Why I hate my iPhone…

Logically, this doesn’t really make sense. I mean, I use a Mac for my work. I have had about 5 days of serious interaction with anything running a Windows operating system since 1999 so an iPhone feels, to all intents and purposes, like a natural extension of my desktop. And its a lovely looking thing – I can slide things this way and that way, turn it sidewise and watch the screen slowly re-orientate itself. I can touch the screen with my finger rather than poking it with a stick (meat stylus vs plastic) and it can carry my music library in that beautiful iTunes way. So what really is there to hate about it?

The iPhone is cunningly designed so that you’re always giving it the “thumbs up” whenever you’re using it.

The word iPhone is made up of the word Phone as in communication device, and the letter “i” meaning “Apple designed urban chic lifestyle defining gadget”. Owning an iPhone means you are one of the modern cool. You’re a secret rebel hipster, a snowboarding technological Easy Rider who toes nobody’s company line. You’re every bit as individual as everyone else who feels the urge to wear Converse trainers and Italian suits to the office, who spend £50 on a t-shirt emblazoned with a date and the name of an American college they never atttended, who have an iconically rebellious hairstyle and commute to work on a folding microscooter. Its people who live in North Kensington, who wear ripped Jean-Paul Gaultier jeans and drink in barren industrial-themed cyber bars where all the drinks cost a fiver and all the bar staff look like androgens from the planet style. If you want in to the Cool Culture, the iPhone is your day-pass.

Apps. The key to expanding you iPhone experience is through Apps, add on applications enabling you to leverage every remaining piece of useless trivium from the internet and mainline it directly into your face. Jamie Oliver recipes and the location of every NCP in Birmingham? The latest results of Dancing on Ice? Virtual puppies? The list of utter shite is endless. Do you need to know what the weather is in Cairo? No, and neither do I. But you get sucked in and you develop a drivel addiction. Next time you’re on a train, have a look around. You’ll be able to spot the iPhone users – they’ll be the ones frantically poking their devices, turning it this way and that, desperate for another fix of the digital guff that their pocket dealer is eager to unleash into their brain. “Hurry up!” it cries. “Facebook statuses might have changed. There are auctions on eBay happening RIGHT NOW. And perhaps you could check to see if your seat back is horizontal with the built in spirit level” . The Cult of App gets into your head, and you wonder if you could possibly live without them, despite the fact 99% of the planet’s population clearly do, and so have you for most of your life. Company owners, take note – next time an employee says they want to go to a meeting via train instead of the cheaper option of driving “so they can work”, read that as “so I can have 2 hours pissing about with my iPersonality”.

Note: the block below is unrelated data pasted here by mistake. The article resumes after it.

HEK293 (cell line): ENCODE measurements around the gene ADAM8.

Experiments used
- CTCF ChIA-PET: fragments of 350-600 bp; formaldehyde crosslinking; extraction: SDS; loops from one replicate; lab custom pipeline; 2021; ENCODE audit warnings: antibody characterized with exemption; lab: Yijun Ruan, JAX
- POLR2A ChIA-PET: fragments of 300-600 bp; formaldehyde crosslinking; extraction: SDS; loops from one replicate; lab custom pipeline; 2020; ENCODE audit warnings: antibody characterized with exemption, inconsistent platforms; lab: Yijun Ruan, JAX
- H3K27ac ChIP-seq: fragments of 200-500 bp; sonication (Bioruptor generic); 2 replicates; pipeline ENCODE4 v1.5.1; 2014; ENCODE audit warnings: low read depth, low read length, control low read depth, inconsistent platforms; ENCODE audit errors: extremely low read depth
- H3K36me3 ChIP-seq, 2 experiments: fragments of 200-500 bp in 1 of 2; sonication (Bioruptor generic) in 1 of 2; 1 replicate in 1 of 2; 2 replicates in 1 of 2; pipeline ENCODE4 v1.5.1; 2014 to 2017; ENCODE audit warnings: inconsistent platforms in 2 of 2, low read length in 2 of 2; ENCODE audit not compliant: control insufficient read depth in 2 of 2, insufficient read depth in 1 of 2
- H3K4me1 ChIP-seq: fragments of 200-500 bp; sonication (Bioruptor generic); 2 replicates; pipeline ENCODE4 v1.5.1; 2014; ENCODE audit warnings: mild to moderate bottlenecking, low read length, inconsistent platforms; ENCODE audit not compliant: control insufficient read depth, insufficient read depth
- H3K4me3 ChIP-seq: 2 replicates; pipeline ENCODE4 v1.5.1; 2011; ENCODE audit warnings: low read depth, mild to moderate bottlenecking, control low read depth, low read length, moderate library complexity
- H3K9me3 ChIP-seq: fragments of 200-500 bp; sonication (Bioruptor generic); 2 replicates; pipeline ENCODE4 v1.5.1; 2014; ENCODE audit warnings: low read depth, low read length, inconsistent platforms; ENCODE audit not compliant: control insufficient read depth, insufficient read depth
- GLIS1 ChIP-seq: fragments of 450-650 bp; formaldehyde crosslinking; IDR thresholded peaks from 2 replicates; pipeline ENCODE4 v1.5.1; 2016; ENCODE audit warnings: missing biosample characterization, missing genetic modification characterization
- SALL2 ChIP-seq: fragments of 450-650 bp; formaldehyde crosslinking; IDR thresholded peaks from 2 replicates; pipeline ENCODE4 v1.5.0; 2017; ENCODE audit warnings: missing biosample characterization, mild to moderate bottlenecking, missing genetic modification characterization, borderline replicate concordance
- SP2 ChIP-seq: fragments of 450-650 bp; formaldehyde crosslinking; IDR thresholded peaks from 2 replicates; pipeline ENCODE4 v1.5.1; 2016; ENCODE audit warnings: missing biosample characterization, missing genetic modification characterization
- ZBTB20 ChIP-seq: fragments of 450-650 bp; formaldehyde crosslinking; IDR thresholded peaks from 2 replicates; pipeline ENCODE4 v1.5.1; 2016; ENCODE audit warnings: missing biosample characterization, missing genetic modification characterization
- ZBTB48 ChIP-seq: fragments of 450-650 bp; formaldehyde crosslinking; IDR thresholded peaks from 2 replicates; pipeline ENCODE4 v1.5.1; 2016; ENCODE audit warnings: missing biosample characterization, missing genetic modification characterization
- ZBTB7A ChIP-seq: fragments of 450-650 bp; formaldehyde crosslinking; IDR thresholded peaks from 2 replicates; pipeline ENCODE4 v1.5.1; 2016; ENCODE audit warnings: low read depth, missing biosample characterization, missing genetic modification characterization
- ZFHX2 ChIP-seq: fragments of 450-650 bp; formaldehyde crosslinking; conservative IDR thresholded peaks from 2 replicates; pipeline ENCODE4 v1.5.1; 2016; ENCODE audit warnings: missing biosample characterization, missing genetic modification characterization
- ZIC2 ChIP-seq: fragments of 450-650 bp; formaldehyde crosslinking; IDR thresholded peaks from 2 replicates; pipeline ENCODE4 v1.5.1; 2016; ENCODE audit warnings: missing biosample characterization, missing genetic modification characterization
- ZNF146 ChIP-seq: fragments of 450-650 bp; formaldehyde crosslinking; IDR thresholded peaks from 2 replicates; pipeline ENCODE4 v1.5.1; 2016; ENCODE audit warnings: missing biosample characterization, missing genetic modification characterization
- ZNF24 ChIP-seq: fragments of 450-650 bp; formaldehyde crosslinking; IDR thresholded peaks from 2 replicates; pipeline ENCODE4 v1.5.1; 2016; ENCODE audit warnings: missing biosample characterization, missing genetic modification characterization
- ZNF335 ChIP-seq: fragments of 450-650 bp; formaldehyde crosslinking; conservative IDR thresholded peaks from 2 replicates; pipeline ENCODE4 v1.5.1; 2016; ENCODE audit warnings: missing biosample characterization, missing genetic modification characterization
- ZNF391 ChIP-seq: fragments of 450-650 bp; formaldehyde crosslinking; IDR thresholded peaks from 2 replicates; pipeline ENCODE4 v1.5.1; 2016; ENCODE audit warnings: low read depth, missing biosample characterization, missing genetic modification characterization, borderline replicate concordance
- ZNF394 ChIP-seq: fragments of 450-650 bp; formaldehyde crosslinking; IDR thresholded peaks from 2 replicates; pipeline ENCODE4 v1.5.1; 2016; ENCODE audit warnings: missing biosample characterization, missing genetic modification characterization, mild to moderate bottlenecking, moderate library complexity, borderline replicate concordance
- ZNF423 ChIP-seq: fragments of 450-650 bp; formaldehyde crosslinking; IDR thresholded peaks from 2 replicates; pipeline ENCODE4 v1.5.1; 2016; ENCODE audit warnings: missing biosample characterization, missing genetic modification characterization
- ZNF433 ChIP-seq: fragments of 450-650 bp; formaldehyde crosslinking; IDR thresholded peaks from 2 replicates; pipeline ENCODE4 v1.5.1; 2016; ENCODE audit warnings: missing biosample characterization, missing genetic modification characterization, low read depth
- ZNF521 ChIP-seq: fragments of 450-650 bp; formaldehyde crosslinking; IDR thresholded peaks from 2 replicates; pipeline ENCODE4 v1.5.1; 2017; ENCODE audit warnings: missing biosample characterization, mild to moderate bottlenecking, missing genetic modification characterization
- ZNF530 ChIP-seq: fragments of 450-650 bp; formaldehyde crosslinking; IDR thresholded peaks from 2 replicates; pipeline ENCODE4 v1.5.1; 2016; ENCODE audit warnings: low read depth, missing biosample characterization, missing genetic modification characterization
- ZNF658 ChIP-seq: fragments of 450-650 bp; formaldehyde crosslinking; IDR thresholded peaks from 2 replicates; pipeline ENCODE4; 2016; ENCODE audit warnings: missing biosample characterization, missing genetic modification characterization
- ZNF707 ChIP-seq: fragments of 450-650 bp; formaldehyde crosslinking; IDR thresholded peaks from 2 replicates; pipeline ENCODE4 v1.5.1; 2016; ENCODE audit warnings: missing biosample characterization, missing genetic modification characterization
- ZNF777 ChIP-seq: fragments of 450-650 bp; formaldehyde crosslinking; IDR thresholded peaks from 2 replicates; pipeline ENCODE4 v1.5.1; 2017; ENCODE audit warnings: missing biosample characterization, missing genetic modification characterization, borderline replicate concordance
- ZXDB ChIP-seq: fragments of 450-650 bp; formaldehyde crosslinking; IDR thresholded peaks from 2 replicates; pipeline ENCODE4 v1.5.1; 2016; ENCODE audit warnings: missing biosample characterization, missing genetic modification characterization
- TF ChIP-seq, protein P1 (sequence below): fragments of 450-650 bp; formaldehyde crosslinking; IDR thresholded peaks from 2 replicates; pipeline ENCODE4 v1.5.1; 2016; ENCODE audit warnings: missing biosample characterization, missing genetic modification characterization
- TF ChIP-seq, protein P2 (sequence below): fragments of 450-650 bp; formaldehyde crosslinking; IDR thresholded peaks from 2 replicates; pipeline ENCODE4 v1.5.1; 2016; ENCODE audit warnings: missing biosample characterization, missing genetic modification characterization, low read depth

The Cult of App is inextricably intertwined with the Cult of Apple. You may be able to expand your iDevice with lovely iApps, but all of these have to be sanctioned by iApple, which means you will never see an app that addresses the shortcomings of the iPhone. “Wanna share photos with a friend? There’s an app for that!”. As long as your friend has an iPhone and the same software. Want to share a photo over bluetooth with someone using a different phone? Kiss my Appley squeakies. Because Apple have decided that you shouldn’t want to bluetooth a picture to your mate. You should want to email it instead. You may surf the web with Safari, their browser “that lets you see the real web — not a stripped-down mobile version” Although they really ought to add “Unless you want to view a website with Flash on it, cos we’re going to strip the f*ck out of that one … ”

For the first 2 generation there was no MMS. Only now is there video recording. These are functions that enhance the most basic phones by other manufactures and are well within the iPhones capability but Apple flatly prevent third party developers from exploiting them, in order to sell you an upgrade in the future. Who other than Apple would release a device that has both GPS and a mapping system but charge you between £20-50 to make the 2 work together in any sort of direction-finding system?

You can order this t-shirt directly – contact me for details.

But my main grief with the iPhone is that it fails whenever you need it most. More regularly than you might suppose, I multitask by surfing FailBlog and Facebook while taking a dump. I doubt I am alone in that (although I am normally alone at the time). And it does this flawlessly. But the minute I’m on the train, or in a meeting and need to quickly email something to the office? No service. Error contacting mailbox. Your message could not be delivered at this time. There is No App For That, Motherfucker. Watch any businessman try and use an iPhone. They’re walking, they need to make a call they open the Contacts, they … stop. Stop dead in the street. And then … slowly turn with the phone looking for a data connection so it can retrieve the list of contacts … and they’re off again, moving and groovin’ and making deals and plans for playing squash or some other fucking pointless pastime, completely unaware that they just dropped out of reality for 20 seconds.

I have been sucked in, and I’m desperate to climb out although I’m scared of Apple Detox. Apple sell the iPhone as if its going to make you one of those lovely happy people that their ads imply, but actually they are selling you a crippled underachieving life made of shiny plastic. Its a glorious and smug life, as long as you don’t mind living in the Truman Show.

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